Up Close

Up Close with Georgia Lorenz

Education forges paths. Some grit their teeth and hack their way through while others follow a gilded yellow brick road, but anyone who makes it to the finish line finds a world of opportunity — and a lasting love of learning. Seminole State College President Georgia Lorenz wasn’t sure exactly where her own path would lead, although a guidance counselor’s premonition sparked an idea of what was to come: “She told me that I would major in English and then go into education. I resisted for a while, but ultimately, she was right,” Lorenz recalled. And it’s a good thing she was. Lorenz went on to serve as the vice president for academic affairs at Santa Monica College for several years, where a partnership with Arizona State University helped her implement a “guided pathways” model that helps colleges and universities implement clearer paths to students’ goals with embedded support and assistance. After 13 years at Santa Monica College, she found herself wondering about a new road: pursuing a college presidency. A job posting for Seminole State College guided her to Central Florida, where she now works to carve paths to education for anyone with the desire to learn.

What new opportunities has Central Florida presented?

Central Florida is ripe with all sorts of opportunities for the college and the students we serve. This region has great aspirations and ambitions to grow economically, which is exciting. But even more important than that is a genuine commitment to broad-based economic prosperity for all. That is core to the mission of Seminole State College — bringing about socio-economic mobility for students and families through excellence in education. I have seen this commitment in action from the Orlando Economic Partnership, the Seminole County Chamber of Commerce, the Florida Chamber, University of Central Florida, Career Source Central Florida, the National Entrepreneur Center and its affiliated organizations, Florida Citrus Sports, LIFT Orlando, and many other organizations that serve the area.

What are you and your team keeping in mind in building and continuing a legacy for Seminole State?

At Seminole State, we continue to focus on academic excellence, affordability, open access and equipping our graduates with the skills and capabilities to “Go Far” at a university or in the workplace. The recent Florida 2030 jobs report produced by the Florida Chamber Foundation indicates that the information students learn in college now has a shelf life of about five years. Our role is to enable students to succeed in their chosen professions at the outset but also to have the skills to pivot and adapt as industries and jobs evolve in our rapidly changing economy.

We are also focused on relationship building — providing more options for students by developing a range of partners while continuing our close association with Seminole County Public Schools and UCF. The majority of our associate in arts (AA)/university transfer graduates go on to attend UCF via DirectConnect™. We are also partnering with UF Online from the University of Florida and with Complete Florida. Both of these programs are targeted at serving nontraditional, adult students who are returning to college to complete their degrees.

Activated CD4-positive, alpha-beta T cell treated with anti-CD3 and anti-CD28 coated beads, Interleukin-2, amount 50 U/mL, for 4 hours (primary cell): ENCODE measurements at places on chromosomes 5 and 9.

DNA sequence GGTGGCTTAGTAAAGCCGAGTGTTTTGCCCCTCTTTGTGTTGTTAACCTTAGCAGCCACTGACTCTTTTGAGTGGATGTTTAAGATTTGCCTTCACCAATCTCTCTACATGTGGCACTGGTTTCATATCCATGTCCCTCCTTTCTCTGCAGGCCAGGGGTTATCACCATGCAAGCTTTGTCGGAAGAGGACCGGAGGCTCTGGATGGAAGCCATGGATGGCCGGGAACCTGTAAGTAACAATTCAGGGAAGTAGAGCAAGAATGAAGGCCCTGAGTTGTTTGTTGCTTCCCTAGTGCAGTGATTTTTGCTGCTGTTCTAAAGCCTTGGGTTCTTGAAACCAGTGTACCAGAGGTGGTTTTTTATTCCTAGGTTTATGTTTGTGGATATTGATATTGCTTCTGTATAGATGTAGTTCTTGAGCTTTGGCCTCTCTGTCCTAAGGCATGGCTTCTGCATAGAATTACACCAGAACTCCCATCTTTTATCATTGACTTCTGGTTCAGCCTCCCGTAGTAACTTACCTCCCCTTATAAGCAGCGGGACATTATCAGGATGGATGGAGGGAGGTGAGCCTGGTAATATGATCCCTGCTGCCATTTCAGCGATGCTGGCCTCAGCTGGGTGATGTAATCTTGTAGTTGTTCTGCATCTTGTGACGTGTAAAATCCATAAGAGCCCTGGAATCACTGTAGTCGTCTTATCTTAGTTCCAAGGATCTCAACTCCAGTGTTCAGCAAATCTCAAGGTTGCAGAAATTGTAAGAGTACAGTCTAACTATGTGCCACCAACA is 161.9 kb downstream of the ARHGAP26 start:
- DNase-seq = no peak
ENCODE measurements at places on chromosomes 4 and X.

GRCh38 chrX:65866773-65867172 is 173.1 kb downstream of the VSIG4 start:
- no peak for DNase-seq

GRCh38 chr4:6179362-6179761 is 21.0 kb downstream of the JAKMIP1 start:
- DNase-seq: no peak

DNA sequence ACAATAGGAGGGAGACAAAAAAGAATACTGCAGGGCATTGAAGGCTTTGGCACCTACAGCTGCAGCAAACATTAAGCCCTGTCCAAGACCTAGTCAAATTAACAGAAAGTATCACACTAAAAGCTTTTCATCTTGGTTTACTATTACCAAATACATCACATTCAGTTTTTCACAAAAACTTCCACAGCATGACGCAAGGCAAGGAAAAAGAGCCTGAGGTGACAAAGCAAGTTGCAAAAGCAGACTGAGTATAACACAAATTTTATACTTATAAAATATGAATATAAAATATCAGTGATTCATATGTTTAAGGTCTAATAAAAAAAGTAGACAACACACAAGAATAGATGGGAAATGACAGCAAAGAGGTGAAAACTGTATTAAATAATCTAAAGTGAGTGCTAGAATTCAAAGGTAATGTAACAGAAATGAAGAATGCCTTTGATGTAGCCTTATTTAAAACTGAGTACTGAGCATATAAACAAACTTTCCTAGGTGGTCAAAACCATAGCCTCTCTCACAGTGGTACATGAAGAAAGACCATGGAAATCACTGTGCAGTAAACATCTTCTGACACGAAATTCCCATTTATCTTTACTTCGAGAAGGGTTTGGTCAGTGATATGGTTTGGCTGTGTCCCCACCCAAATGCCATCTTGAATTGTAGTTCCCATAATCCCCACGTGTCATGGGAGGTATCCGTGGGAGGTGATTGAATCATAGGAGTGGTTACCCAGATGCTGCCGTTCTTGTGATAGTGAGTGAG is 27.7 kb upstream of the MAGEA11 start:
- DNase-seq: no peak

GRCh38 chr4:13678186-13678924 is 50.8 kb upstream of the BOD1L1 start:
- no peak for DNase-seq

Central Florida is home to so many universities and growing industries. What do you find exciting about the talent here, and what do you hope for the future?

The talent in higher education and in the business community here is amazing. I have been particularly impressed by the quality of our faculty and staff at the college, the majority of whom have advanced degrees. Many of our faculty also bring real-world industry experience and are licensed professionals in their fields. The college also supports our next generation of business leaders and entrepreneurs, providing opportunities for work experience and internships, which often lead to jobs. For example, Betsy Prokes, a recent bachelor’s in interior design graduate, interned first for Universal Studios and will be working for the company in Beijing starting this summer. And she is one of many alumni who stay here in Central Florida or find work with Central Florida organizations.

Getting to know our current students stokes my hope for the future. Our students are incredibly talented and ambitious. You will be impressed when they become your employees!

What kinds of steps can students take while still in school to ready themselves for the professional world? Are there any programs Seminole State has implemented to help with this?

I recommend students visit the Career Development Center at the start of their academic experience. Traditionally this is something students were advised to do as they approached graduation. That is too late. Students should start with the end in mind and have some idea of the career they want to pursue, which will inform their choice of academic major. The career center also offers workshops in many critical skill areas.